11.5.4 Modelling policies that induce technological change
Most of the studies discussed so far consider only how endogenous technological change affects the cost associated with correcting the market failure of damaging GHG emissions through market-based approaches to carbon taxes and/or emissions trading schemes. However, when spillovers from low-carbon innovation are introduced into the modelling of ETC, for example where the social rate of return exceeds the private rate of return from R&D because innovators cannot capture all the benefits of their investment, there is a second market failure. This implies that at least two instruments should be included for policy optimization (Clarke and Weyant, 2002, p.332; Fischer, 2003; Jaffe et al., 2005). Even without the spillover effect, however, the advantage of models with endogenous technological change is their potential to model the effect of technology policy, distinct from mitigation policy, or in tandem. As discussed in Chapter 13, there has been increasing interest in such policies.
Surprising, few models have explored this question of mitigation versus technology policies, and they have focused instead on the cost assessments reviewed above. Those studies that have looked at this question find that technology policies alone tend to have smaller impacts on emissions than mitigation policies (Nordhaus, 2002; Fischer and Newell, 2004; Popp, 2006b; Yang and Nordhaus, 2006). In other words, it is more important to encourage the use of technologies than to encourage their development. On the other hand, with the existence of spillovers, technology policies alone may lead to larger welfare gains (Otto et al., 2006). However, the same study points out that an even better policy (in terms of improving welfare) is to fix the R&D market failure throughout the economy. Given the difficulty in correcting the economy-wide market failure (e.g., through more effective patent protection or significantly increased government spending on research), it may be unrealistic to expect successful correction within the narrow area of energy R&D. This is true despite our ability to model such results.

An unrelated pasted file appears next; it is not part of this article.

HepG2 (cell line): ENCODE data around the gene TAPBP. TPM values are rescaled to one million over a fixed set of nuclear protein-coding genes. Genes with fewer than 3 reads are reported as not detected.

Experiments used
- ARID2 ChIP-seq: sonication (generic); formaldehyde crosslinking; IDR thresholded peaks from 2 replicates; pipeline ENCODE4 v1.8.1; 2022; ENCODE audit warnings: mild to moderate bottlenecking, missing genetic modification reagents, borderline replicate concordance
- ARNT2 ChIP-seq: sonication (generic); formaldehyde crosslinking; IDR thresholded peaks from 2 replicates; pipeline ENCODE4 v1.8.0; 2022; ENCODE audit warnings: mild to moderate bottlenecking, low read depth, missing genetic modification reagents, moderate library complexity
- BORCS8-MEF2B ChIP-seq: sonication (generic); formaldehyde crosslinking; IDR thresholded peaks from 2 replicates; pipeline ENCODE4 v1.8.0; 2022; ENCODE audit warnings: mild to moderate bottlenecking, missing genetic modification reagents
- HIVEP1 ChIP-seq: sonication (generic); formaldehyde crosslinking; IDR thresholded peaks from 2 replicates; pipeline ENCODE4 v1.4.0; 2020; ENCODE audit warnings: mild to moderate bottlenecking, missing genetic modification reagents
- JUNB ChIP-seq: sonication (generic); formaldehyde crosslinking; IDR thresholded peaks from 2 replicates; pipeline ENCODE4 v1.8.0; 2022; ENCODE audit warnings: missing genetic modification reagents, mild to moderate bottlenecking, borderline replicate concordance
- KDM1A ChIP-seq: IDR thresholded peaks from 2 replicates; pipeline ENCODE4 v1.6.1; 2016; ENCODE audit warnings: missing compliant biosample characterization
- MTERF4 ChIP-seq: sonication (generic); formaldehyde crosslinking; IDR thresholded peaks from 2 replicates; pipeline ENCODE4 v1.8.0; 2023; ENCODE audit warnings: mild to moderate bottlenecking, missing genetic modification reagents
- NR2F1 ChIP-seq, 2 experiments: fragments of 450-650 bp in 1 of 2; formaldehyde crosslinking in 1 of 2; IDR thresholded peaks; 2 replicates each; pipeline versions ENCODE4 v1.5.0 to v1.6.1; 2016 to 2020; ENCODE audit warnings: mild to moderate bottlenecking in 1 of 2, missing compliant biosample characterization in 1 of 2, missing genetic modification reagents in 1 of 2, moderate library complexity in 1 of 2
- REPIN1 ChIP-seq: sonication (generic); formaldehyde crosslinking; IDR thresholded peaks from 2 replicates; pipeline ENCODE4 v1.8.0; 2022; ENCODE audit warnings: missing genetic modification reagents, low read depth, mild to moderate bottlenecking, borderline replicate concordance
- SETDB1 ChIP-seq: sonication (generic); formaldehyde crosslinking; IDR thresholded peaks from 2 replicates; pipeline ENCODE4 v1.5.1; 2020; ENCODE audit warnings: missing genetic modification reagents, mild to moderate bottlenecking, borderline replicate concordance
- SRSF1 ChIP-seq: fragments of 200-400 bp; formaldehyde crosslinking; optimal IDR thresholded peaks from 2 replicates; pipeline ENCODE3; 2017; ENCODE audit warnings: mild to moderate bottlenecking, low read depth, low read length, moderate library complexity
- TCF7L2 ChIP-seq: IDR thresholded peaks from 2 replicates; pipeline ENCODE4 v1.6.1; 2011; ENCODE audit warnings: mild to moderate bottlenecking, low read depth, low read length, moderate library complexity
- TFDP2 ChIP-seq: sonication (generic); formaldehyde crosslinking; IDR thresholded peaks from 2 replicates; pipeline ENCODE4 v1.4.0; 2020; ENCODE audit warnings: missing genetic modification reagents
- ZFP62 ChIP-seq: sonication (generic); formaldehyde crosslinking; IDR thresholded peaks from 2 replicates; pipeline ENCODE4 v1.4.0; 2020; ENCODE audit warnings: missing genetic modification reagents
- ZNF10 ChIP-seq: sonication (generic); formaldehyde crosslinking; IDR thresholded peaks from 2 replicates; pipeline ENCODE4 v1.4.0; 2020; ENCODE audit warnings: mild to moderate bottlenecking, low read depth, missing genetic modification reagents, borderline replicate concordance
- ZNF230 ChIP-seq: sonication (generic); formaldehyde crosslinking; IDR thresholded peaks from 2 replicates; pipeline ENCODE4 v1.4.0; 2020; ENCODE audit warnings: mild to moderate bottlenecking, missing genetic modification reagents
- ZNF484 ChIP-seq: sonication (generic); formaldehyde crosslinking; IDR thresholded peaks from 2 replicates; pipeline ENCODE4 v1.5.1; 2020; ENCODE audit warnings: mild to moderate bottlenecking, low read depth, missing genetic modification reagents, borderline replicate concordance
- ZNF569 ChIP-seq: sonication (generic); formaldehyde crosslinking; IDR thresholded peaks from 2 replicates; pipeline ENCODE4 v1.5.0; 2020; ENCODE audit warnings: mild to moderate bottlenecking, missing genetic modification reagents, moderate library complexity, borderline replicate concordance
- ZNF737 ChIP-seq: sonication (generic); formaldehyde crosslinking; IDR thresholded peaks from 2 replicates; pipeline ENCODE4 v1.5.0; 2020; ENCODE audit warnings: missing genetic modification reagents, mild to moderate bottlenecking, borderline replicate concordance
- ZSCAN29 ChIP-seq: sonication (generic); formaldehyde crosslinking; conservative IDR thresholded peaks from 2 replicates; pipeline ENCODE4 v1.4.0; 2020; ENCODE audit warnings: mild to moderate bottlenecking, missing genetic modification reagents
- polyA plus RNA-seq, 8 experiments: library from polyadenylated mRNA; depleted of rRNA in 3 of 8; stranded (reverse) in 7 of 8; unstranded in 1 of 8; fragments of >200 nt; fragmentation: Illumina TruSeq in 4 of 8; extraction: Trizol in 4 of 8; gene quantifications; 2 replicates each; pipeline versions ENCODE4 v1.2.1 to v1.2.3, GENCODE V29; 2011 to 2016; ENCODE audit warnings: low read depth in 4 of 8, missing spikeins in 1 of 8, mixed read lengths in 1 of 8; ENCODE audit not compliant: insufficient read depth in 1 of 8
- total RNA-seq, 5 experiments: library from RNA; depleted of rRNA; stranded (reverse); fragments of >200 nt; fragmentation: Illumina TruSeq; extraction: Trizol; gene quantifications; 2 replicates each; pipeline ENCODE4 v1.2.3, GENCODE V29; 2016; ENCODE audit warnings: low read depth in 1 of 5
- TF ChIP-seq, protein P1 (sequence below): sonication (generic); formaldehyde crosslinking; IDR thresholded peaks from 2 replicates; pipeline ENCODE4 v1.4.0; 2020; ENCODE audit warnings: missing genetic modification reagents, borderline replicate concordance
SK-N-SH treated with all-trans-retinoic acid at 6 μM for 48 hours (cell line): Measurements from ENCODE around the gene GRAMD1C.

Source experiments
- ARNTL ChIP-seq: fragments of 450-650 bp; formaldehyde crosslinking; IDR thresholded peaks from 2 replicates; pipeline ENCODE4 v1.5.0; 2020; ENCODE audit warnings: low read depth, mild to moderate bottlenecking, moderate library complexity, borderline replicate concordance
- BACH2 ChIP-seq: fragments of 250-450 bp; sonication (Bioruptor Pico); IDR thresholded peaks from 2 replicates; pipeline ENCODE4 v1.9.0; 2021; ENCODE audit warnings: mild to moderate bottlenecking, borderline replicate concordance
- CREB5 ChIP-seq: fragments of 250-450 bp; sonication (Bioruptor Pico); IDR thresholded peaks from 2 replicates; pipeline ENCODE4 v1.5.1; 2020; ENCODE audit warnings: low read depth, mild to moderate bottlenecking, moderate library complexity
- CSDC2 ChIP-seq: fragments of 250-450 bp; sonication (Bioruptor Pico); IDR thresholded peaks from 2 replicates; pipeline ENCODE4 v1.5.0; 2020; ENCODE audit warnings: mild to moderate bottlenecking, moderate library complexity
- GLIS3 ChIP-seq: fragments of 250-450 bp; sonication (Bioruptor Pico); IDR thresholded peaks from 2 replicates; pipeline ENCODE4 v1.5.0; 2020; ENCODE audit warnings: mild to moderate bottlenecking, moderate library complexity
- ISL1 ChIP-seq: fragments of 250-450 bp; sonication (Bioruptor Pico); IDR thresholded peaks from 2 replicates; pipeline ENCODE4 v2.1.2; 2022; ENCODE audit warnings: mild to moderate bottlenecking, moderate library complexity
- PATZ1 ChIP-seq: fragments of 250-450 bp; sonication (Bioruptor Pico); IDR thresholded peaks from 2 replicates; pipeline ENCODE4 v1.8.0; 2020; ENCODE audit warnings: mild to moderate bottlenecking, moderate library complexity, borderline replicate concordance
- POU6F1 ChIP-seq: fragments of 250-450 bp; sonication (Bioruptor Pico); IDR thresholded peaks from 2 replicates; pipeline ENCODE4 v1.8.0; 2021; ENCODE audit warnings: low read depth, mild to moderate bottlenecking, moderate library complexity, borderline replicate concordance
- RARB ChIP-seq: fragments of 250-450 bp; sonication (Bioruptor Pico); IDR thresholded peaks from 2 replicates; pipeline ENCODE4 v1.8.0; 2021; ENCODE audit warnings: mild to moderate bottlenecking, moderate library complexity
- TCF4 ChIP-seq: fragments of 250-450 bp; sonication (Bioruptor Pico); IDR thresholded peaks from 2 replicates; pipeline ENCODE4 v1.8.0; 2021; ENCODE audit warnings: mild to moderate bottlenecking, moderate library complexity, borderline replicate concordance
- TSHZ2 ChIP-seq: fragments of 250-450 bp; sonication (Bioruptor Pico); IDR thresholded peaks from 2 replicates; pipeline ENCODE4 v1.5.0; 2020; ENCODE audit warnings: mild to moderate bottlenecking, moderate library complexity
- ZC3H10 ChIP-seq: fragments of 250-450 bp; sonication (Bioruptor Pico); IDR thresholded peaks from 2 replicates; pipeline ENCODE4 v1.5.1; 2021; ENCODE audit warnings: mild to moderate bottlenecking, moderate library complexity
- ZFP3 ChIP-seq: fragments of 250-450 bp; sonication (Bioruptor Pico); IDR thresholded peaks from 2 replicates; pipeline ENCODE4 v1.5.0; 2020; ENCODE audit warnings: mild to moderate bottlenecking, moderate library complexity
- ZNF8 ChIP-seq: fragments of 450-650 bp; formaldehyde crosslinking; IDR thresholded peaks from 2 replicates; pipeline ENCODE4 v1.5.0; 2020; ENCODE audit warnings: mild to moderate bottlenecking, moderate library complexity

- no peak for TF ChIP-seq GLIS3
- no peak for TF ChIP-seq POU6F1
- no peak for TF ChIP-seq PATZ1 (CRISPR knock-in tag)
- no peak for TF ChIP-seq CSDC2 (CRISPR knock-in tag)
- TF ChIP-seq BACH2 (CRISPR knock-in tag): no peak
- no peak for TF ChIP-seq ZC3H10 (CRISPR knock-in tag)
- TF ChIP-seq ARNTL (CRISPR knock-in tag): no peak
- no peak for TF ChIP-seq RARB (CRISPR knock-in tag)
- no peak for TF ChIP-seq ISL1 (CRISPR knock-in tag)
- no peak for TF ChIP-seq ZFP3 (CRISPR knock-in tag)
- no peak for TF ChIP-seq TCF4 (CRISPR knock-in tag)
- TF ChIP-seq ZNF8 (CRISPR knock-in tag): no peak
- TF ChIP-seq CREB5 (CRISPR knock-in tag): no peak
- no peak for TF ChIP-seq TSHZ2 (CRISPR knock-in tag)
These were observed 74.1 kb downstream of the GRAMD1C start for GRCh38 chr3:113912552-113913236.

However, this does open up the possibility of portfolios of policies utilizing some of the revenues from emission permit auctions to provide incentives for low-carbon technological innovation. An example is the approach of Masui et al. (2005) for Japan discussed in 11.3.4. Weber et al. (2005), using a long-run calibrated global growth model, conclude that ‘…increasing the fraction of carbon taxes recycled into subsidizing investments in mitigation technologies not only reduces global warming, but also enhances economic growth by freeing business resources, which are then available for investments in human and physical capital’ (p. 321).
Unlike the studies that assess the effects of technology and mitigation policies on emissions and welfare in a simulation model, Popp (2002) examines the empirical effect of both energy prices and government spending on US patent activities in 11 energy technologies in the period 1970–1998. He finds that while energy prices have a swift and significant effect on shifting the mix of patents towards energy-related activities, government-sponsored energy R&D has no significant effect. While not addressing efforts to encourage private-sector R&D, this work casts doubt on the effectiveness of government-sponsored low-GHG research by itself as a mitigation option.